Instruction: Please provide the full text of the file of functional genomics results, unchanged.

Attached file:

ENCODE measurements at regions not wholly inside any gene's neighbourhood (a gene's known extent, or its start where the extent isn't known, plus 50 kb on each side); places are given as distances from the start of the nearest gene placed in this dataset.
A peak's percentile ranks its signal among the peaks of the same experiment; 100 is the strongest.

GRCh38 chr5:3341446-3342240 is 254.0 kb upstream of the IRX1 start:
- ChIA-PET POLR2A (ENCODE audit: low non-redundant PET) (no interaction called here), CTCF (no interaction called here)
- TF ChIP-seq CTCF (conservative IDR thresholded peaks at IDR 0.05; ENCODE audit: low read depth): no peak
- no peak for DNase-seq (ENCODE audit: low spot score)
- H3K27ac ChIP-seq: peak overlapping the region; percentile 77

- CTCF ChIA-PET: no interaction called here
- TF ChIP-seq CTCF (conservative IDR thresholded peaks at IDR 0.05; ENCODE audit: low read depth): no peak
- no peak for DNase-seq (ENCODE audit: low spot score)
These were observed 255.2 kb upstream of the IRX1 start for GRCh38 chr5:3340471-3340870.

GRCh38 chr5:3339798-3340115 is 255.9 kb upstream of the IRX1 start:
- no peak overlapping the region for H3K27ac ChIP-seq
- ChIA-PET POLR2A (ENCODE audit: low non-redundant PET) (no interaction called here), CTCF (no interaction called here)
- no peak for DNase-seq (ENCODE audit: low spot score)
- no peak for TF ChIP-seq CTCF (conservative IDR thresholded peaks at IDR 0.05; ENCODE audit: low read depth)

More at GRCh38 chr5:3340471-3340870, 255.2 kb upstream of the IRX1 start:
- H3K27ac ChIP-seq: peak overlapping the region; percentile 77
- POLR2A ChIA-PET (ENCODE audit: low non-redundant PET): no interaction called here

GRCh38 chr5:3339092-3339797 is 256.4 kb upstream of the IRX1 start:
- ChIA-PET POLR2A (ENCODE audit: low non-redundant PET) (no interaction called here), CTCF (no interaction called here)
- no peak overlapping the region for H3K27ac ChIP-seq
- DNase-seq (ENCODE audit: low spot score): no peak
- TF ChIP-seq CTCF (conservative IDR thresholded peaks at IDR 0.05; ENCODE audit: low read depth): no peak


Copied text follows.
ENCODE measurements at regions not wholly inside any gene's neighbourhood (a gene's known extent, or its start where the extent isn't known, plus 50 kb on each side); places are given as distances from the start of the nearest gene placed in this dataset.
A peak's percentile ranks its signal among the peaks of the same experiment; 100 is the strongest.

GRCh38 chr5:3341446-3342240 is 254.0 kb upstream of the IRX1 start:
- ChIA-PET POLR2A (ENCODE audit: low non-redundant PET) (no interaction called here), CTCF (no interaction called here)
- TF ChIP-seq CTCF (conservative IDR thresholded peaks at IDR 0.05; ENCODE audit: low read depth): no peak
- no peak for DNase-seq (ENCODE audit: low spot score)
- H3K27ac ChIP-seq: peak overlapping the region; percentile 77

- CTCF ChIA-PET: no interaction called here
- TF ChIP-seq CTCF (conservative IDR thresholded peaks at IDR 0.05; ENCODE audit: low read depth): no peak
- no peak for DNase-seq (ENCODE audit: low spot score)
These were observed 255.2 kb upstream of the IRX1 start for GRCh38 chr5:3340471-3340870.

GRCh38 chr5:3339798-3340115 is 255.9 kb upstream of the IRX1 start:
- no peak overlapping the region for H3K27ac ChIP-seq
- ChIA-PET POLR2A (ENCODE audit: low non-redundant PET) (no interaction called here), CTCF (no interaction called here)
- no peak for DNase-seq (ENCODE audit: low spot score)
- no peak for TF ChIP-seq CTCF (conservative IDR thresholded peaks at IDR 0.05; ENCODE audit: low read depth)

More at GRCh38 chr5:3340471-3340870, 255.2 kb upstream of the IRX1 start:
- H3K27ac ChIP-seq: peak overlapping the region; percentile 77
- POLR2A ChIA-PET (ENCODE audit: low non-redundant PET): no interaction called here

GRCh38 chr5:3339092-3339797 is 256.4 kb upstream of the IRX1 start:
- ChIA-PET POLR2A (ENCODE audit: low non-redundant PET) (no interaction called here), CTCF (no interaction called here)
- no peak overlapping the region for H3K27ac ChIP-seq
- DNase-seq (ENCODE audit: low spot score): no peak
- TF ChIP-seq CTCF (conservative IDR thresholded peaks at IDR 0.05; ENCODE audit: low read depth): no peak